He was also instrumental in laying the first successful Transatlantic telegraph cable, using the SS Great Eastern (1865/66), as chief engineer of the Telegraph Construction Company, of which he became Chairman after John Pender the first Chairman resigned in 1868.
He married Margaret Tanner in 1838. Following her death in 1868 he married Emily Burder in 1870; she died in 1901. He was Conservative MP for Cricklade from 1865 to 1885 and in 1866 was created a Baronet in recognition of his cable work. From 1859 he lived at Clewer Park in Windsor. His brothers John Viret Gooch, Thomas Longridge Gooch and William Frederick Gooch were also railway engineers.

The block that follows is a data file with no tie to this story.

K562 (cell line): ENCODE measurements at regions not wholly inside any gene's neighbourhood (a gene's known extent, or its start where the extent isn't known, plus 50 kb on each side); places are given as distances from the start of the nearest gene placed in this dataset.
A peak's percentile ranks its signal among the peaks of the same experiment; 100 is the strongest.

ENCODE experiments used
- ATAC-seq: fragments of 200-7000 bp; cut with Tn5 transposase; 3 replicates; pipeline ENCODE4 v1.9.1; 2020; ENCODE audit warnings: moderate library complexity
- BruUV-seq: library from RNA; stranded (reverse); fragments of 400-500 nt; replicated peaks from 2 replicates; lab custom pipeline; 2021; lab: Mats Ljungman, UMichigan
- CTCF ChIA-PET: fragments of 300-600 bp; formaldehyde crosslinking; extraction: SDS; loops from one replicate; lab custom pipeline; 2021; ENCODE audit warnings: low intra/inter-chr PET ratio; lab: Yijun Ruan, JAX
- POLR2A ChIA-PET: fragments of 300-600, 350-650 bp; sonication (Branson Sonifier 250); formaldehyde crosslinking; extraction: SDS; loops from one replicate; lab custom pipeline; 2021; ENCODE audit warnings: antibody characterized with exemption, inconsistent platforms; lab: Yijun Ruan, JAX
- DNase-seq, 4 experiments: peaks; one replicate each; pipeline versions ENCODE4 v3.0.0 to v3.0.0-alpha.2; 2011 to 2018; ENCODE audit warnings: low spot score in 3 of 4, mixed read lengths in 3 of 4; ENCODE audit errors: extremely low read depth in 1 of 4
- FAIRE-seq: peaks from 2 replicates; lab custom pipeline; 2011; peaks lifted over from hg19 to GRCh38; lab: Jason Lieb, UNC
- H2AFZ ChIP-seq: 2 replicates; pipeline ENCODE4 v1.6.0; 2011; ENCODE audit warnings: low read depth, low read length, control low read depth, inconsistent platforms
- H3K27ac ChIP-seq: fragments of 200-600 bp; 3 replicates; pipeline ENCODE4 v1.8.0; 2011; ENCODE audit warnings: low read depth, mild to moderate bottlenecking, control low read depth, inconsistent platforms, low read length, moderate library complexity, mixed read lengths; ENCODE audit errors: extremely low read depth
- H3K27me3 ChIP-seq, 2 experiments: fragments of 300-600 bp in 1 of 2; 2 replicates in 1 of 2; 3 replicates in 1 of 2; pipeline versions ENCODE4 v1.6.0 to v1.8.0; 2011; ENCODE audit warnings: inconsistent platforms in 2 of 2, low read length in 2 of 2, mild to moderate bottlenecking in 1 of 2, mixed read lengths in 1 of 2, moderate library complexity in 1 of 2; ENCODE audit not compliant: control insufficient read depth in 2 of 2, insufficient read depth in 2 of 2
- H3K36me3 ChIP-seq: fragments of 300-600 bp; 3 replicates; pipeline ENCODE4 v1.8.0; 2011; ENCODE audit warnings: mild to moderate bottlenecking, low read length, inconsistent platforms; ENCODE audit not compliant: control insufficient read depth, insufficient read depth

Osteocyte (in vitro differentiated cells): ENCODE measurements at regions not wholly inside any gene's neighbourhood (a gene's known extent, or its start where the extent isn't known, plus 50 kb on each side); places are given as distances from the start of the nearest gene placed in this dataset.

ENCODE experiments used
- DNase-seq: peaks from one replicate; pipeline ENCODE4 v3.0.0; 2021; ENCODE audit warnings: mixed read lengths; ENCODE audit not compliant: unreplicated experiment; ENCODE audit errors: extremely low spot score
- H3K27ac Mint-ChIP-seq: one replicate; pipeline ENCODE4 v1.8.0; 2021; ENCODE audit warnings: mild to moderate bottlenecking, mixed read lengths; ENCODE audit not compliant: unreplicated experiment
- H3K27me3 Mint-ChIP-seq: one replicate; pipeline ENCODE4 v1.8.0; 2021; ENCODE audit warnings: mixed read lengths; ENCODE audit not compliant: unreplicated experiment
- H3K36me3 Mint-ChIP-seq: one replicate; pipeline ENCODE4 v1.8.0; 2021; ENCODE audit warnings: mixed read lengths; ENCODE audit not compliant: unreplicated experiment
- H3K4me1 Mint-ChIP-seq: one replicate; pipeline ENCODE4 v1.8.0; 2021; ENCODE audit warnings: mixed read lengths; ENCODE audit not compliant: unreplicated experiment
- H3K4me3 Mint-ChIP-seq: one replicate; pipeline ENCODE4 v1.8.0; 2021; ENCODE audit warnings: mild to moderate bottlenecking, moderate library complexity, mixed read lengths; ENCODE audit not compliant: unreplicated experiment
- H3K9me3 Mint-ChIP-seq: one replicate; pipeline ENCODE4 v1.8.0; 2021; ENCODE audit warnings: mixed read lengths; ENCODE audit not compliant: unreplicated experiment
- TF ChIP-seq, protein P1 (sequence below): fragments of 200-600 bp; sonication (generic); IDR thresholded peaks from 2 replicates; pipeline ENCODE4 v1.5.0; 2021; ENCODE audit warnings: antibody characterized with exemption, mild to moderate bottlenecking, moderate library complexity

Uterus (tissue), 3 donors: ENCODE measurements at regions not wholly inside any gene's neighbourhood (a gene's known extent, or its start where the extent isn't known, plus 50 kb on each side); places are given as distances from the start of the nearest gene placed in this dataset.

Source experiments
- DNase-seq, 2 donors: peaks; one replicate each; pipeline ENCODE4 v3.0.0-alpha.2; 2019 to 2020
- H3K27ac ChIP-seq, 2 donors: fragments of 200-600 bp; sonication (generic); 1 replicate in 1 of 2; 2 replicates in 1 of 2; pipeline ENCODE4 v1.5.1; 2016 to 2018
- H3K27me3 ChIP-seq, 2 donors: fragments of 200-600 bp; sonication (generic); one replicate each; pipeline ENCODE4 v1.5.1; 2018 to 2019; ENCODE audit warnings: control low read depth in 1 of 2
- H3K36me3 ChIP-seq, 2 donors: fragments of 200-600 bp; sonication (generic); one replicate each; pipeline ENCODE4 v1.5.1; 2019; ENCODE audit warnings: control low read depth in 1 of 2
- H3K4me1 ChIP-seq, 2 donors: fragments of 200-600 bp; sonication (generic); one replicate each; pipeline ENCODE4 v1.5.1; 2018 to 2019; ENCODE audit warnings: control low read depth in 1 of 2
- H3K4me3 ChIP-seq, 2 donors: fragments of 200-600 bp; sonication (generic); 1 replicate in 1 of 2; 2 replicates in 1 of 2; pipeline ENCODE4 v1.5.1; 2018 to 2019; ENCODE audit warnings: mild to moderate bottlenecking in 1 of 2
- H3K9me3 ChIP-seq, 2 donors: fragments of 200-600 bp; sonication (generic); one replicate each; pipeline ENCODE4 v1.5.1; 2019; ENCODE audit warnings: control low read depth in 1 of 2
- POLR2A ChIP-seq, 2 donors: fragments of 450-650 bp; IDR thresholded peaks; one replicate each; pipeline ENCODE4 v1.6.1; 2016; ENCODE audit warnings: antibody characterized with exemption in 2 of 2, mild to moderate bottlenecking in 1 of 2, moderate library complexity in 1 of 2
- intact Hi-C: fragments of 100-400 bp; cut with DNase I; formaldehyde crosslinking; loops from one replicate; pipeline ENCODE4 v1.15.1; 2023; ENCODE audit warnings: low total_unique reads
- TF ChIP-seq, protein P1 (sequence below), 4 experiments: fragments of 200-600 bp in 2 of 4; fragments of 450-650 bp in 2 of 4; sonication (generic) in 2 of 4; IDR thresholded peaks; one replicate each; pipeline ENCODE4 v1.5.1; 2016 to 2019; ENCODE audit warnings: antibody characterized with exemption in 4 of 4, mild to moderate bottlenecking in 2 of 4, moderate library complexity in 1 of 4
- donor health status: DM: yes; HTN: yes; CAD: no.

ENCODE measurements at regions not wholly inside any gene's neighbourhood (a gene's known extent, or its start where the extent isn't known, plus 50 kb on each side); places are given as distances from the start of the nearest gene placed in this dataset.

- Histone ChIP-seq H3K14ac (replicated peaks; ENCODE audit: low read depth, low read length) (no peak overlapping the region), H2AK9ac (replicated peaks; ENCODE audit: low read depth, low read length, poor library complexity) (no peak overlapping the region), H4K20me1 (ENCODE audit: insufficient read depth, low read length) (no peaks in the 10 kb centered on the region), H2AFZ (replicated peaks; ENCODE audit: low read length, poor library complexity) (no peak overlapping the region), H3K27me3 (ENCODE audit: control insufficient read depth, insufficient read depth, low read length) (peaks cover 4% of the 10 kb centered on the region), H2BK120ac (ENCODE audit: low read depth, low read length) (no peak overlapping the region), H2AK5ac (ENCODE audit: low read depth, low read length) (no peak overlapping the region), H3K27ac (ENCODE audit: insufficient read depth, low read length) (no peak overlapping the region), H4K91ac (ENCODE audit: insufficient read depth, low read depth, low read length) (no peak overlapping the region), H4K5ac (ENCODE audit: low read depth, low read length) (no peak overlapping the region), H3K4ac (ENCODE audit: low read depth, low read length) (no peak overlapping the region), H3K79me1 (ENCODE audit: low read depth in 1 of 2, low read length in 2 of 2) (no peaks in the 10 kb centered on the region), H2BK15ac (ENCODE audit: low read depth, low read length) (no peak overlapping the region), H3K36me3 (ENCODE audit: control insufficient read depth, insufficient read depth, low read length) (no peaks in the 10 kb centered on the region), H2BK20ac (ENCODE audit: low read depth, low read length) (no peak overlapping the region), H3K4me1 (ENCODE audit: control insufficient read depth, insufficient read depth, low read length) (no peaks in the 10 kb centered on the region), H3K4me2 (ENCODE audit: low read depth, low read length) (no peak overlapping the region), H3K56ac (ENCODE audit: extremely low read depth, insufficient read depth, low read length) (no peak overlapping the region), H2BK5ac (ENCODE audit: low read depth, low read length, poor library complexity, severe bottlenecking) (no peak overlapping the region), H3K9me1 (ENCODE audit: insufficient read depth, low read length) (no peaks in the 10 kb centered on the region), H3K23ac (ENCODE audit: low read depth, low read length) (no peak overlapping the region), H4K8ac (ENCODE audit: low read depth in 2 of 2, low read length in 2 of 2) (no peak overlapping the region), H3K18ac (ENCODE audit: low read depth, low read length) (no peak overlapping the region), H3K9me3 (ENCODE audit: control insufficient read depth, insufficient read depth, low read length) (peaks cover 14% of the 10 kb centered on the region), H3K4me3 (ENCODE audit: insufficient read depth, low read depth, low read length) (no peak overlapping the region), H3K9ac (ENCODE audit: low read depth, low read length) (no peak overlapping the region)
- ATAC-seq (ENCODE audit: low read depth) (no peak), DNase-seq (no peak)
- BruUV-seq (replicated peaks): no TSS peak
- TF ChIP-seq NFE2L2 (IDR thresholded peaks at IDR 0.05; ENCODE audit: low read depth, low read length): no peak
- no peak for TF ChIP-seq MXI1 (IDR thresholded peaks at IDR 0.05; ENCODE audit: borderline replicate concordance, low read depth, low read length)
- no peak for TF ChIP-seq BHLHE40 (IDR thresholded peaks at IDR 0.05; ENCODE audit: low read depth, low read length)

Daniel wrote his memoirs and some commentators have been rather carping about Gooch's Memoirs and Diary, but it does provide an unusual glimpse into the life of a highly eminent engineer and business tycoon. The version put together by Roger Burdett Wilson was obviously a highly skilled operation and is greatly enhanced by its copious notes. Even the most superficial inspection shows that Gooch had a great breadth of vision which is surprising for someone associated as being a great engineer and railway manager. He also lived in a highly adventurous manner, and both of these aspects are present during the great cable laying venture in the 1860s. During his later life he used up what now be termed as his "airmiles" travelling mainly for pleasure when his observational powers remain, even if his views can sometimes seem somewhat prejudiced. Nevertheless, great buildings have the power to extract powerful responses from the great man. He was the GWR's first locomotive engineer and its Chairman for many years. He was responsible for using the Great Eastern to lay the trans-Atlantic cable and other long distance submarine telegraph cables. He was a Freemason and he suffered from the early loss of his wife. He was very proud of his ancestry.